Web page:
DENVER — Things are looking up for a rare Colorado River fish, the endangered humpback chub. The U.S. Fish and Wildlife Service (Service) recently completed a species status assessment (SSA) and a 5-year status review that concluded the current risk of extinction is low, such that the species is not in danger of extinction throughout all of its range. The SSA explained that the largest population of humpback chub, which is found in the Colorado and Little Colorado rivers in the Grand Canyon of Arizona, is a stable population of about 12,000 adults.
Our SSA also explained that four smaller populations in the Green and Colorado rivers of the upper Colorado River basin have persisted and do not appear to be in immediate danger of extinction. All five populations are wild, persisting without the need for hatchery stocking. These population-monitoring results, when coupled with ongoing flow management and nonnative predatory fish control, mean that the humpback chub will be considered for reclassification from endangered to threatened in the next year. -Full Article-
The Colorado River District is an independent sub-district of the State of Colorado charged with the protection and development of the Colorado River and its tributaries in Colorado. The River District has been an active partner in the Upper Colorado River Recover Program since its inception.
Releases Begin for Endangered Fish
The US Bureau of Reclamation, the Colorado River District, Denver Water and Northern Water, all as owners of Upper Colorado River Basin reservoirs, have mutually agreed to modify their operations to benefit the endangered fish. The “Coordinated Reservoir Operations (CROS) program was established in 1995 as part of the Upper Colorado River Endangered Fish Recovery Program. The purpose of CROS is to enhance spring peak flows in a section of the Colorado River upstream of Grand Junction, Colorado.
-Full article from the Los Alamos Daily Press-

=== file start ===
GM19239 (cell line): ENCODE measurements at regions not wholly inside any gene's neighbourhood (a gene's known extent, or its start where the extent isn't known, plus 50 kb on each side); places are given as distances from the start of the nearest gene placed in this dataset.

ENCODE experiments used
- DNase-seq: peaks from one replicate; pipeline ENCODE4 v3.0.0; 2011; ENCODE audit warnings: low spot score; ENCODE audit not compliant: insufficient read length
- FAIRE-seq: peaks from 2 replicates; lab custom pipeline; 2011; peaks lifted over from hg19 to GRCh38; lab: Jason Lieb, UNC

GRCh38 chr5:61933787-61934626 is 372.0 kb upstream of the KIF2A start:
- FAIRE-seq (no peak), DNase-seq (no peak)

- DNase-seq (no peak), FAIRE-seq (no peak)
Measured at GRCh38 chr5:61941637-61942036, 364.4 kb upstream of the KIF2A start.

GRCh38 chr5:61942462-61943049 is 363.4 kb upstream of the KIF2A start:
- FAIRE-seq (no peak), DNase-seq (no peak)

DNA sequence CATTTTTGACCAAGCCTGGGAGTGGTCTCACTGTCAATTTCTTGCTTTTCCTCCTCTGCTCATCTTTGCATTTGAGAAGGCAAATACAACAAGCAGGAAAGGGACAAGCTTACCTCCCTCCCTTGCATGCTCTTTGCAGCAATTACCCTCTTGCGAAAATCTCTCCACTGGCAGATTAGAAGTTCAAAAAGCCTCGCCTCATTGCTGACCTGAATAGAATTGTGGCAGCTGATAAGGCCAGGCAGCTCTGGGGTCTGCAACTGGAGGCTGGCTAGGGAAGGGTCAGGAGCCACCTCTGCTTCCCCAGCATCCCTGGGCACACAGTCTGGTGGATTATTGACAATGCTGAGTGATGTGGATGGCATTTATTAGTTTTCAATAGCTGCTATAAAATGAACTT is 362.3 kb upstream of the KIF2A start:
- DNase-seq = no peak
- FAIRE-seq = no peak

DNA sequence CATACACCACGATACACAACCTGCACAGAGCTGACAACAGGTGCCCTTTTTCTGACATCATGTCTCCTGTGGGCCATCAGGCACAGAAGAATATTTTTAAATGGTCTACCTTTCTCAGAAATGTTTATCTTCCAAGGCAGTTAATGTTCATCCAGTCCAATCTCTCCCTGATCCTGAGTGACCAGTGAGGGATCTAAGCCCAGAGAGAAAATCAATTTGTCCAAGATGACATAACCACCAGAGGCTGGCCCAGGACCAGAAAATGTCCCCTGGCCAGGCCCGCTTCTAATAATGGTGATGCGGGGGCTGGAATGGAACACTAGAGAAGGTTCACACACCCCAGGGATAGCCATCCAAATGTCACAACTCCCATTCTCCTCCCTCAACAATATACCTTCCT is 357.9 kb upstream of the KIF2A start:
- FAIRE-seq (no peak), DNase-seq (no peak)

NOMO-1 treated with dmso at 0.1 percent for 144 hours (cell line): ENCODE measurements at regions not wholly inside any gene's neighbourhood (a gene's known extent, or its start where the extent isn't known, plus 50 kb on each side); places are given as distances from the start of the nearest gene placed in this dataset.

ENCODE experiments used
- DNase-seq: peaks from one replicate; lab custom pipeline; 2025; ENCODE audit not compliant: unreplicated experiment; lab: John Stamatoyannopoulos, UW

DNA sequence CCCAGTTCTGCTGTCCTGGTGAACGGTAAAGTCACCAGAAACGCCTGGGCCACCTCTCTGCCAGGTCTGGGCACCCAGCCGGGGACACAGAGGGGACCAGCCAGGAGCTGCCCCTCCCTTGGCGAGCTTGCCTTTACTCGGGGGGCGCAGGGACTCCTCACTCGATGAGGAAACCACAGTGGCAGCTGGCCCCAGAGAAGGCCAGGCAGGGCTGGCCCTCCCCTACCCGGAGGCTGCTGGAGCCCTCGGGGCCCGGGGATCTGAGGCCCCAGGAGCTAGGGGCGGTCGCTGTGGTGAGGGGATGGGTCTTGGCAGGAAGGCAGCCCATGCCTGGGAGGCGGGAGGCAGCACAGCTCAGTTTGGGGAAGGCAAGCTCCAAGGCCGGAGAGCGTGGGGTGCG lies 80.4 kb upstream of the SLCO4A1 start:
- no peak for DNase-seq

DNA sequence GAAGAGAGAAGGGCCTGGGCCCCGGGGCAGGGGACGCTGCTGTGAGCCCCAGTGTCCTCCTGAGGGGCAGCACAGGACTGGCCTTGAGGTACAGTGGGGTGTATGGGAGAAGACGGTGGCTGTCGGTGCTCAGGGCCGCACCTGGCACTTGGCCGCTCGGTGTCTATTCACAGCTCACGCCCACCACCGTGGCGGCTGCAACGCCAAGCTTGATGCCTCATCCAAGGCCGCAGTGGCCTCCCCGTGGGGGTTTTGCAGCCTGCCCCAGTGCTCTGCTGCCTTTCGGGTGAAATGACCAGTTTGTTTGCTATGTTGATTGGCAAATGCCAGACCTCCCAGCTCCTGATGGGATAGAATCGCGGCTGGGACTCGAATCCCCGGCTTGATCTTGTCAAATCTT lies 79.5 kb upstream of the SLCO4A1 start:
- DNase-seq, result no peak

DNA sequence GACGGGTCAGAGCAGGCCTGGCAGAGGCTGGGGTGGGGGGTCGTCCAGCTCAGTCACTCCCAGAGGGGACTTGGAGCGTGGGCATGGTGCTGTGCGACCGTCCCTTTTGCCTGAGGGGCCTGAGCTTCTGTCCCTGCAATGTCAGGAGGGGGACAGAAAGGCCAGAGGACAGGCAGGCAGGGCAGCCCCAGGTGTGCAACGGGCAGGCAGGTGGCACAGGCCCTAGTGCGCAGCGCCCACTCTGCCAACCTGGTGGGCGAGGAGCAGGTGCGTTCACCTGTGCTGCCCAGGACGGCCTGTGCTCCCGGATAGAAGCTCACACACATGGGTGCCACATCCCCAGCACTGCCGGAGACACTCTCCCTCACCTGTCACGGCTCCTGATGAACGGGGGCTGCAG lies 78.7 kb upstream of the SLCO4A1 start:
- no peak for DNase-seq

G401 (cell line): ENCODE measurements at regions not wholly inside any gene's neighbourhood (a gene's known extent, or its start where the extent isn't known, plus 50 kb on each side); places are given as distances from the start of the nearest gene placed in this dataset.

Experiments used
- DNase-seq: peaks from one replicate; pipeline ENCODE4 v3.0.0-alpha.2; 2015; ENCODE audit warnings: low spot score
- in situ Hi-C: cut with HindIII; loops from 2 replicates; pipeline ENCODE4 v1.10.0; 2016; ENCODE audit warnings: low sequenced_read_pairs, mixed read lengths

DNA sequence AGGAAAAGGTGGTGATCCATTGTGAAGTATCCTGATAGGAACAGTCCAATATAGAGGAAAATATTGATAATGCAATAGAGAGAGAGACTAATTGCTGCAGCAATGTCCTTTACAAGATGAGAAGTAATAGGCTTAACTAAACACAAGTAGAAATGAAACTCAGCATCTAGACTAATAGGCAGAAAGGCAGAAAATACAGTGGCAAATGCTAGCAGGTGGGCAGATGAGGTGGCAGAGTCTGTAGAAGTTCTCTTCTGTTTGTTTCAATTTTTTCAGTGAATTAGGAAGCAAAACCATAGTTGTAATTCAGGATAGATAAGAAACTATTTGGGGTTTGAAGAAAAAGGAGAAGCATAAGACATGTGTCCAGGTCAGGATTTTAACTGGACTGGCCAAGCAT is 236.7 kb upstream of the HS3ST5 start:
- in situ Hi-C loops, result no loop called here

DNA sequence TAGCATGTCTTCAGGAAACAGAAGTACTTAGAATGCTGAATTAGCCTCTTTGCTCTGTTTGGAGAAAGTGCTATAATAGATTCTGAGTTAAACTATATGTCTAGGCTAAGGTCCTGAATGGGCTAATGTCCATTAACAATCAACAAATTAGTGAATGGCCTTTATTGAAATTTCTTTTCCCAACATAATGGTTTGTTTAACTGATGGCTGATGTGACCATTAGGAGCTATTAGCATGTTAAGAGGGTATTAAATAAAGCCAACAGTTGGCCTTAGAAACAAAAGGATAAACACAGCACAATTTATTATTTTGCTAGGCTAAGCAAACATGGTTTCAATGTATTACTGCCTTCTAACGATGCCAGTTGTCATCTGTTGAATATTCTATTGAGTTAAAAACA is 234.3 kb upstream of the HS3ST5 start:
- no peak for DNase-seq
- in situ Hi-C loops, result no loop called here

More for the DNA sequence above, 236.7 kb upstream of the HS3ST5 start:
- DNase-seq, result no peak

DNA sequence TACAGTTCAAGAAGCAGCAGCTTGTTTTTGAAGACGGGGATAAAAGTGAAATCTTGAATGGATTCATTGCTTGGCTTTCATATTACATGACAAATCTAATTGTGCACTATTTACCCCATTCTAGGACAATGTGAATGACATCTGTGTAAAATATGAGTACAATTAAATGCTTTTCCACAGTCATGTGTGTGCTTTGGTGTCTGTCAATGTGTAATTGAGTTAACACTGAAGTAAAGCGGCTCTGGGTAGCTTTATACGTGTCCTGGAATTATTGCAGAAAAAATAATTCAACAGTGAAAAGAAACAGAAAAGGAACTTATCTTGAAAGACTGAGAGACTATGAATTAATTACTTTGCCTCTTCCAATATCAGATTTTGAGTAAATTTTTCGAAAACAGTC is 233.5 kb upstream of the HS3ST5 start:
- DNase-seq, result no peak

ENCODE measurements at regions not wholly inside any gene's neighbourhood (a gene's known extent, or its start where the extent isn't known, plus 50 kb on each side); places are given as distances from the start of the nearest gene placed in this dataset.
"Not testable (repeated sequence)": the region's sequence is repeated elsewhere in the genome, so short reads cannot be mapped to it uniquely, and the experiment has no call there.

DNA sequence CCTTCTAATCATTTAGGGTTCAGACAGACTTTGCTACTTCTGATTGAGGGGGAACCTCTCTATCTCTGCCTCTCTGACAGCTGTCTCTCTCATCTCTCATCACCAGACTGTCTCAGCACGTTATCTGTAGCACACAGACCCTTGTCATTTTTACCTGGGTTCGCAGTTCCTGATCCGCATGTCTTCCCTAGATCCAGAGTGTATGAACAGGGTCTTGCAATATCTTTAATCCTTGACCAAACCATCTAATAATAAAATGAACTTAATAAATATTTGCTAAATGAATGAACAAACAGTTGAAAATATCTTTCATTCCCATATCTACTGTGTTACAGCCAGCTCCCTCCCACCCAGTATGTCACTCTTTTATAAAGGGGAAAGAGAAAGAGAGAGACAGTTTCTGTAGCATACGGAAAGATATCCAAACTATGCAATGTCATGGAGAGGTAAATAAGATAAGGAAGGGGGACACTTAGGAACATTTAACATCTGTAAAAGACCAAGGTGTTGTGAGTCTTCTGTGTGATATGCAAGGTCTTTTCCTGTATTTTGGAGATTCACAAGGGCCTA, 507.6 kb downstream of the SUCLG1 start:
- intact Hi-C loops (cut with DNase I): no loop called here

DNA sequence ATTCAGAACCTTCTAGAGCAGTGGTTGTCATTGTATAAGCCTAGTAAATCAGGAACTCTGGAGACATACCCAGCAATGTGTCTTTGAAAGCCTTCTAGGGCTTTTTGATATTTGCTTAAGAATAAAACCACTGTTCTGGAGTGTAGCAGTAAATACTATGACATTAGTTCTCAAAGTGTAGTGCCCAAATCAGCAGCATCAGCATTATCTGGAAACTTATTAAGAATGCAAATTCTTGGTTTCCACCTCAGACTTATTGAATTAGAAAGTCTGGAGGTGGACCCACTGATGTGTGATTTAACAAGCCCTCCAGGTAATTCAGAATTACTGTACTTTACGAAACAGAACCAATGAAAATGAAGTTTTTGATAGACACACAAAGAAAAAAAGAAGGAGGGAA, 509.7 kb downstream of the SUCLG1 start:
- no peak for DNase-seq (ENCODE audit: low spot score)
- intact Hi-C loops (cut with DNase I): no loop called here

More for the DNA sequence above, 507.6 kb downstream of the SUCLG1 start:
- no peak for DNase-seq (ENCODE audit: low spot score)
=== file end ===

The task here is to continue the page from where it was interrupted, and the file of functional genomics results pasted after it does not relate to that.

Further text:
A SUCCESS STORY: The Upper Colorado River Endangered Fish Recovery Program and the San Juan River Basin Recovery Implementation Program were established under cooperative agreements as multi-agency partnerships in 1988 and 1992, respectively. Recovery program partners include the States of Colorado, New Mexico, Utah, and Wyoming; Southern Ute Indian Tribe; Ute Mountain Ute Tribe; Jicarilla Apache Nation; Navajo Nation; environmental organizations; water users; CRSP power customers; Bureau of Reclamation; U.S. Fish and Wildlife Service; Bureau of Land Management; National Park Service; Bureau of Indian Affairs; and Western Area Power Administration. These two recovery programs are recovering populations of endangered humpback chub, bonytail, Colorado pikeminnow, and razorback sucker while water use and water development continue to meet human needs. Actions of the recovery programs provide Endangered Species Act (ESA) compliance for 1,800 Federal, tribal, and non-Federal water projects depleting more than 3 million acre-feet of water per year in the Colorado and San Juan Rivers and their tributaries in Colorado, Utah, Wyoming, and New Mexico. No lawsuits have been filed on ESA compliance provided by the recovery programs.
Elkhead Reservoir Spillway Fish Barrier Net Project – Completed in 2016, this project, led by the Colorado River District and backed by a unique partnership of local, state and federal agencies, including a diverse array of water, power and environmental interests, recreational fishing opportunities will continue to be available at Elkhead Reservoir near Craig, Colorado for at least the next 15 years.